The What Matters movement, sparked by the Institute for Healthcare Improvement (IHI), has been very successful in opening a path to discussing values and priorities with patients across the spectrum of health care. It has helped remind us all that in the end What Matters to patients may be very different from that which matters to doctors, insurance companies, or EHR fields.
But in some of these interventions, there remains a focus on goals. I wonder if instead, we are in search of an approach that can go deeper. Let’s return to our Red Sox fan above. His goal, at the surface, is to watch every game — but why does watching the Red Sox matter to him? Is it a connection with his identity as an athlete, or a remembrance of being part of a community? Is it a deep part of his identity — the guy who watches every game, no matter what? It becomes a question of why, rather than just what. And if it is the answers to these deeper questions that really matter, how do we then integrate them into our systems of care and care plans?
I wonder if instead, we are in search of an approach that can go deeper…And if it is the answers to these deeper questions that really matter, how do we then integrate them into our systems of care and care plans?
The answers to these types of questions are often not a goal to be attained but a way of seeing and engaging with someone, as their full self, in all of our interactions and clinical decisions. His love of the Red Sox is a window into who he is outside of his diagnoses and treatments that we as clinicians are focused on. But it is only a window, and thus, cannot be where we stop in our attempts to see our patients more fully.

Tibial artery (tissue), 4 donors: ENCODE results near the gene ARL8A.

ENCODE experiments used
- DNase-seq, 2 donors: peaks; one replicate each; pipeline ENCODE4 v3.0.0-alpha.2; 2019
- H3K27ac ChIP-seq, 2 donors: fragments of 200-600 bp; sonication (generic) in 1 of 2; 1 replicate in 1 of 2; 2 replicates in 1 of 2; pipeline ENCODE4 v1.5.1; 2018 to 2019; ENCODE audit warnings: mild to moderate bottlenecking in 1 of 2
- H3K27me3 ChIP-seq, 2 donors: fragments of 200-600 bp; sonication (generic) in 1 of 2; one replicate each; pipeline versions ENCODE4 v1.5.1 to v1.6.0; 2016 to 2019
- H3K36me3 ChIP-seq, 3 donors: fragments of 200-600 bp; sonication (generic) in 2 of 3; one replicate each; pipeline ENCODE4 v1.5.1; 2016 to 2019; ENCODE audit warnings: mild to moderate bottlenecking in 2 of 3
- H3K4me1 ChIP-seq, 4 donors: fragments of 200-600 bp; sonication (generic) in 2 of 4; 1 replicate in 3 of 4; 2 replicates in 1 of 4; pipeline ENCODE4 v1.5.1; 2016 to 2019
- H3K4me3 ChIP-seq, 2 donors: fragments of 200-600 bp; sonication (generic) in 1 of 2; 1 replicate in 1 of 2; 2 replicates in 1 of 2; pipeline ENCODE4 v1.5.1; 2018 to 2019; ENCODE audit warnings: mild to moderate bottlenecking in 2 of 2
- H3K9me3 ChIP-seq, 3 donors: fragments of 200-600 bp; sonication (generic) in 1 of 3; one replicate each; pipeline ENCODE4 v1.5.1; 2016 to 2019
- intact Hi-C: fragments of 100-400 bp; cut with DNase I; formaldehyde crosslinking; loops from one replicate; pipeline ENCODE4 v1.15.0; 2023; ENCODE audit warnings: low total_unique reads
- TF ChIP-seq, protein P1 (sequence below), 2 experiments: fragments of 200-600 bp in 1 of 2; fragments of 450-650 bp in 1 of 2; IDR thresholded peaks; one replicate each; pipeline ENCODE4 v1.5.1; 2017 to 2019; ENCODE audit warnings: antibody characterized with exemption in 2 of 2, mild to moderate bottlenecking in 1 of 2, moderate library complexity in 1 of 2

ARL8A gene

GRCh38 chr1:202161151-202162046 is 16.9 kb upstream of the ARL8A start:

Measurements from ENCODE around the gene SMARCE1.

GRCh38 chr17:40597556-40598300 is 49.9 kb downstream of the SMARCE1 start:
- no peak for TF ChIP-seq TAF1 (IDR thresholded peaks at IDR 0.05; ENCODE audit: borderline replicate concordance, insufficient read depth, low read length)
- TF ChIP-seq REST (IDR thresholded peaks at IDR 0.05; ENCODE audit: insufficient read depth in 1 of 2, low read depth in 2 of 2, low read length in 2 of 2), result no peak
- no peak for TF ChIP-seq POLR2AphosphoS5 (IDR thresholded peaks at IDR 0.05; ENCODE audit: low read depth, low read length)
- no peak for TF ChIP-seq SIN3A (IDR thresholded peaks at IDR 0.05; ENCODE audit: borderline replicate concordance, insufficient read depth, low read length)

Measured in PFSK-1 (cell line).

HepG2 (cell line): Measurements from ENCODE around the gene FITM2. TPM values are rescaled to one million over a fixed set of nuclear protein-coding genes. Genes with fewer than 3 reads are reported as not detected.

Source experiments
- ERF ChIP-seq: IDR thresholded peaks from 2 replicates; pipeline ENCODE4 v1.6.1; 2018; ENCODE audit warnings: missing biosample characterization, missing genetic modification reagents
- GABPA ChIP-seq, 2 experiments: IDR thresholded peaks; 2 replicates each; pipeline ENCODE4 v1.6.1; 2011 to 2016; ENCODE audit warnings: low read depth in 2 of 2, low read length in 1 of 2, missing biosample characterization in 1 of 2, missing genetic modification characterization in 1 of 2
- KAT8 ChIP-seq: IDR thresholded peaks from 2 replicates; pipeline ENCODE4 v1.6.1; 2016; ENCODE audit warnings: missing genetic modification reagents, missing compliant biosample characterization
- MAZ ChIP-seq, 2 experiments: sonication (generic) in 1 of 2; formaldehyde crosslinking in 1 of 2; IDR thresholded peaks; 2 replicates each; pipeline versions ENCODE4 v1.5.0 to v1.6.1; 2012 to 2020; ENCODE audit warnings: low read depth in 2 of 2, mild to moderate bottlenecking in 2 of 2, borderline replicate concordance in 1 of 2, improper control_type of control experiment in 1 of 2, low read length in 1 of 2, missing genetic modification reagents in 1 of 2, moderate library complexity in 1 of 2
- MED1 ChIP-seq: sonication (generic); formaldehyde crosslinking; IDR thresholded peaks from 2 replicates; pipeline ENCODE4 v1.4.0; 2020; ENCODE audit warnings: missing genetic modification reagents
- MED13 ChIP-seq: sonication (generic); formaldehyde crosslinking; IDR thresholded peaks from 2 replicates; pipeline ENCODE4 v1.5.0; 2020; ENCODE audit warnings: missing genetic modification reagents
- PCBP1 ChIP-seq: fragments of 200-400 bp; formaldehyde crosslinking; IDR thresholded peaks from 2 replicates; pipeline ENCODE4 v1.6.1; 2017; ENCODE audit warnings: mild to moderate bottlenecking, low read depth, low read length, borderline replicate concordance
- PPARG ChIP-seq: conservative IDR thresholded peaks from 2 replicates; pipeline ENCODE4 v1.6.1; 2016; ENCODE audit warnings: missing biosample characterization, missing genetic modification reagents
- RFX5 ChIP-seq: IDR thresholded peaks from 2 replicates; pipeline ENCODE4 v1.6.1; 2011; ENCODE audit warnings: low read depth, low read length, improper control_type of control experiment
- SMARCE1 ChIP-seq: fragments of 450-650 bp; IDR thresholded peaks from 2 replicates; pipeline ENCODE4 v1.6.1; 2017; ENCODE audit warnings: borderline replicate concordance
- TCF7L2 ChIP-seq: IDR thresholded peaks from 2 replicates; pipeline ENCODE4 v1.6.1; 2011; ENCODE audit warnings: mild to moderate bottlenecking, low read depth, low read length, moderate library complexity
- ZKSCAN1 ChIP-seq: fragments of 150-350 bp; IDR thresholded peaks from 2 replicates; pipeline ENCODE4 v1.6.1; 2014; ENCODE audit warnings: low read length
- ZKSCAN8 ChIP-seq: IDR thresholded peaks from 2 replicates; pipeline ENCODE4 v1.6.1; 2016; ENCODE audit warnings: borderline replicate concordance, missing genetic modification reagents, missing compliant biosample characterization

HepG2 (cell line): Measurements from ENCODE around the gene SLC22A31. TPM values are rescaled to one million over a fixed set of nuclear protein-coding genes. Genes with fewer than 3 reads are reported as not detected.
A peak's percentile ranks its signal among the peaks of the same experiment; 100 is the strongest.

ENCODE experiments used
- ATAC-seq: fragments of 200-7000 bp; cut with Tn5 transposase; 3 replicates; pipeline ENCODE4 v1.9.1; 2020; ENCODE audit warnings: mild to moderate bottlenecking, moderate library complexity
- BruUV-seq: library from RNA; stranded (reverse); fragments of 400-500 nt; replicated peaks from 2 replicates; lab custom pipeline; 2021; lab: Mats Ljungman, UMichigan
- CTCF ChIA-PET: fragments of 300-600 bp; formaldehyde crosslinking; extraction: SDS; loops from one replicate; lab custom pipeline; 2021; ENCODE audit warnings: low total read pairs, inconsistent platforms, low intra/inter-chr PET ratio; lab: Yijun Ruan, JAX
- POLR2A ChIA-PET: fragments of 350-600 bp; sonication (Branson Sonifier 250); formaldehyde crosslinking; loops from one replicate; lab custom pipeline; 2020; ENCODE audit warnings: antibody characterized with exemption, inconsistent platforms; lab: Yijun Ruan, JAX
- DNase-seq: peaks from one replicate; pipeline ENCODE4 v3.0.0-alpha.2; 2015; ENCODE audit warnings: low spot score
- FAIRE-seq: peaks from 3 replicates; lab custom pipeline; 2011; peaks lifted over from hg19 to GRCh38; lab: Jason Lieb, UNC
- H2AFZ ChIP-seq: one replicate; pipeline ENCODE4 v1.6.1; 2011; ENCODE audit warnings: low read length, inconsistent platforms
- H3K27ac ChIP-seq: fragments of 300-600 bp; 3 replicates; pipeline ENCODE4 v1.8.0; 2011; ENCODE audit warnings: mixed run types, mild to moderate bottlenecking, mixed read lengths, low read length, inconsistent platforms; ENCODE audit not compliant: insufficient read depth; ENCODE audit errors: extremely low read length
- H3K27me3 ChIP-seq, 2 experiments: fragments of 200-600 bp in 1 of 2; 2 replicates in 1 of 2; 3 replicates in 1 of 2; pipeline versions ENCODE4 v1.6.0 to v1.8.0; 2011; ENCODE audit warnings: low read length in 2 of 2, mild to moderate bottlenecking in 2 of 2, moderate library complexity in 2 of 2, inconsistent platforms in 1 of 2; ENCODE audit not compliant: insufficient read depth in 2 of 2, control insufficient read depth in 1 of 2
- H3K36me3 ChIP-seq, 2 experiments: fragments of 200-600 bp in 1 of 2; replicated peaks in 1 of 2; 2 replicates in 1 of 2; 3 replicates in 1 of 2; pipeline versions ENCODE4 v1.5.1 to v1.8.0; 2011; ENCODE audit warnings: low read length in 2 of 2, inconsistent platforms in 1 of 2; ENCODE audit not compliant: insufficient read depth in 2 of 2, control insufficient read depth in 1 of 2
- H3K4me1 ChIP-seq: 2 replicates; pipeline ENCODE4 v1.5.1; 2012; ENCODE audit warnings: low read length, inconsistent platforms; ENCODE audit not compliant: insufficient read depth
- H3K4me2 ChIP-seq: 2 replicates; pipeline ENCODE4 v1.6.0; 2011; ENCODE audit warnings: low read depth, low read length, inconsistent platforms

How do we do this differently? How do we shift our lens, our paradigm, our framework for care, so that we are seeing older adults who live in nursing homes as their full selves, despite their chronic illness or disabilities? Is there a way of seeing people differently, that is somehow more whole and integrative, rather than adding a personalized, attainable goal to the care plan?
Wellbeing is having, loving, and being — having one’s physical needs met, having social connections and belonging, and having purpose and meaning.
Wellbeing is a frame that offers a possible transformative lens for our work. Wellbeing is not wellness. Wellness implies health. In our late years, many of us do not have the luxury of health. And yet, wellbeing can still be nurtured and maintained despite the presence of illness. Wellbeing is not about achieving goals, attending to what matters in a concrete way. It is more of a lens for seeing others and seeing our work, our interventions and our care. Erik Allhardt, a Finnish sociologist, suggested that wellbeing is having, loving, and being — having one’s physical needs met, having social connections and belonging, and having purpose and meaning.
With this lens, perhaps we should be asking about the processes of our work, rather than discrete goals. Do our treatments and interventions support autonomy? Are we feeding those who need assistance in ways that use what function they have left? Or are we just feeding them quickly ourselves because it’s efficient? Are our processes supporting social connections and a sense of belonging? Are we offering ways for nursing home residents to build relationships and help each other, or do we prevent that because of a fall risk, a wandering risk, or concerns about boundaries? How has our idea of safety prevented us from creatively engaging residents in supporting one another?